16 Of History's Best Kept Secrets

16 Of History’s Best Kept Secrets

By Steve
16 Of History’s Best Kept Secrets

As George Orwell poignantly noted in his legendary novel 1984: “If you want to keep a secret, you must also hide it from yourself.” History is littered with failed attempts at secrecy; from the attempted cover-up of Watergate to the Gunpowder Plot, but what about those that were successful? Not all secrets are designed to be kept forever, and some secrets were not intended to become so even in the first place. Whilst some secrets on this list remain shrouded in mystery, others were revealed in dramatic style after miraculously, and at great pains to those involved, accomplishing their deceptive purposes.

A gilded bas-relief at Auch Cathedral depicting the Ark of the Covenant. Wikimedia Commons.

Here are 16 of the best-kept secrets in history:

L’Homme au Masque de Fer (The Man in the Iron Mask), by Anonymous (c. 1789). Wikimedia Commons.

16. The identity of The Man in the Iron Mask, imprisoned for 34 years in France, remains a secret to this day

The Man in the Iron Mask was a prisoner of Louis XIV of France, arrested in either 1669 or 1670 and held until his eventual death in 1703. Imprisoned at various locations (including some time at the Bastille), the identity of The Man in the Iron Mask remains one of history’s most enduring and best kept secrets. Remaining in the custody of the same jailer for 34 years, Bénigne Dauvergne de Saint-Mars, great lengths were taken to ensure the identity of the anonymous prisoner – known contemporaneously as “Eustache Dauger” – remained a secret. Nobody was permitted to see the prisoner’s face, which was covered at all times by velvet cloth and a mask, whilst two musketeers allegedly stood guard at the prisoner’s side, ready “to kill him if he removed his mask”. His cell was specially designed with multiple doors, with one closing upon the other opening to ensure that nobody could overhear conversations within.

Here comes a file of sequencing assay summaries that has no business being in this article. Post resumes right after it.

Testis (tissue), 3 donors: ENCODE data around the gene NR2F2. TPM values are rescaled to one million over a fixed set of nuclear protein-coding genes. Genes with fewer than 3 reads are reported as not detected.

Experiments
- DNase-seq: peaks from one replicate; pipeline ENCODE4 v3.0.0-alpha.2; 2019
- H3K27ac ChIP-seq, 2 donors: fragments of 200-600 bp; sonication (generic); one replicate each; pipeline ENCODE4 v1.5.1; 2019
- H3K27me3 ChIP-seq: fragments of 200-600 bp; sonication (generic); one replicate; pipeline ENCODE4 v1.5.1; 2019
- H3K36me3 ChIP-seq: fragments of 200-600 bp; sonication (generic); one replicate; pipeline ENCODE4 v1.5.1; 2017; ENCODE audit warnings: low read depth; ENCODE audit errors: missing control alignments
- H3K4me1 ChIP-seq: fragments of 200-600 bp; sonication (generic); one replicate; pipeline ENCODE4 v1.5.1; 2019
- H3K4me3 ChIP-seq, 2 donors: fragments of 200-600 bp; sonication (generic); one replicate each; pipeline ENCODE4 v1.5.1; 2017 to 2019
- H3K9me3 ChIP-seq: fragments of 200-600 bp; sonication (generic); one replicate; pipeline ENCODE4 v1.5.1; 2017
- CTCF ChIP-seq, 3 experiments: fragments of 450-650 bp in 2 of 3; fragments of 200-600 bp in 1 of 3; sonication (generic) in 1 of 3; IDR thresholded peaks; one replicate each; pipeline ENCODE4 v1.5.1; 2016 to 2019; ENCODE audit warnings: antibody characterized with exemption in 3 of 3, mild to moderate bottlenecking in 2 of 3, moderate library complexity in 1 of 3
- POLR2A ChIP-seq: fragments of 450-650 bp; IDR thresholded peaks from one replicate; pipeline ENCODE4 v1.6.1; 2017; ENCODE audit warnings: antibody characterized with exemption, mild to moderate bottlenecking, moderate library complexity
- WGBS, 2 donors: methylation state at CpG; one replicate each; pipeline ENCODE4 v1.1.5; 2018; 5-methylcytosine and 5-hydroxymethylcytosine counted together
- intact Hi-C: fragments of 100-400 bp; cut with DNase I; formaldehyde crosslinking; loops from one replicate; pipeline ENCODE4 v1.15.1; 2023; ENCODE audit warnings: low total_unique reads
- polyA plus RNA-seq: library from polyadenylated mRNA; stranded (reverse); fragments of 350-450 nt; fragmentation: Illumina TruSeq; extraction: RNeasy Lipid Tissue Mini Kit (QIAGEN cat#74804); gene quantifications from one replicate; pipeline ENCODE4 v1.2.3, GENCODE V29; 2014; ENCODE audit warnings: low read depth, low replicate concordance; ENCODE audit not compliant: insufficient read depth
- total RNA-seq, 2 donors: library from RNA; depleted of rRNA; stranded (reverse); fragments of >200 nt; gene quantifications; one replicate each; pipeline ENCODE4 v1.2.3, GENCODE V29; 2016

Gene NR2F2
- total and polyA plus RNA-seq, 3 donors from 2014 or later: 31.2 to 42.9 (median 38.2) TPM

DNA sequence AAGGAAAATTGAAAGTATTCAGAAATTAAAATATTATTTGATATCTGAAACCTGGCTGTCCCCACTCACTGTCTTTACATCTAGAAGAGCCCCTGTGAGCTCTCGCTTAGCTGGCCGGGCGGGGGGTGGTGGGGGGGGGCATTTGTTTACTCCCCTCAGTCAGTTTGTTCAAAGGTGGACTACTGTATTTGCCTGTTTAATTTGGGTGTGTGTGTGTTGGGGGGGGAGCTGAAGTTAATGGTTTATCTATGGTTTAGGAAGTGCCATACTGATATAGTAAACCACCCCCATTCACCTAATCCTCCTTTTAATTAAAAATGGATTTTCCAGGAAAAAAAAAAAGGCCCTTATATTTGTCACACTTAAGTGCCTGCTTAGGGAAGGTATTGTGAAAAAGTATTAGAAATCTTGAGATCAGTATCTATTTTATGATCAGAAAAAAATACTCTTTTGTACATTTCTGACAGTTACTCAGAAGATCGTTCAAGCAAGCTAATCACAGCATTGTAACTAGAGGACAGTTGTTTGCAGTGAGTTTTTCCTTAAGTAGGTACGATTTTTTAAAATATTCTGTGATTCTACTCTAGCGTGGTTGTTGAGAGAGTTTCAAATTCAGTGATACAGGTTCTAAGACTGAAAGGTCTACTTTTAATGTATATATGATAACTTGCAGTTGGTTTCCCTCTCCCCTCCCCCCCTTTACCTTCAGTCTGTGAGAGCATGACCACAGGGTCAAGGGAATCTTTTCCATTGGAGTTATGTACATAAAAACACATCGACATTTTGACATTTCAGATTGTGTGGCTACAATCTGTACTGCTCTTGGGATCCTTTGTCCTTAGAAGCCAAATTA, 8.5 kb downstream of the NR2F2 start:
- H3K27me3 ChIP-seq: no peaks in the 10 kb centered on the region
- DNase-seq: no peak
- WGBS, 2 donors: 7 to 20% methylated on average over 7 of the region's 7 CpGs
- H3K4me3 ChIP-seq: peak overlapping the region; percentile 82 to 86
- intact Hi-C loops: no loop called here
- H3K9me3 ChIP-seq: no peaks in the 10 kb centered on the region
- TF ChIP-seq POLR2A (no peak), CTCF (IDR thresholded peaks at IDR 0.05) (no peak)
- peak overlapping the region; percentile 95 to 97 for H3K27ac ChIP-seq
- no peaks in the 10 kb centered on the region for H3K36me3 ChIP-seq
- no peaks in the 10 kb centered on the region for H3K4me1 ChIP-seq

Finally, after his death on November 19, 1703, all of his belongings, furniture, and clothing were immediately destroyed. They repainted the walls of his cell and anything made of metal, including the mask, was melted down. Several theories exist regarding the identity of The Man in the Iron Mask. Voltaire contended that the prisoner was an illegitimate half-brother of King Louis XIV. Another theory dreamed up by Marcel Pagnol claimed the prisoner was the twin of Louis XIV, born second and thus hidden to prevent a challenge to the succession. And Hugh Williamson argued he was the true father of the consequently illegitimate Louis XIV. Other suggestions range from a disgraced general or the valet of an executed nobleman, to the illegitimate son of Charles II of England.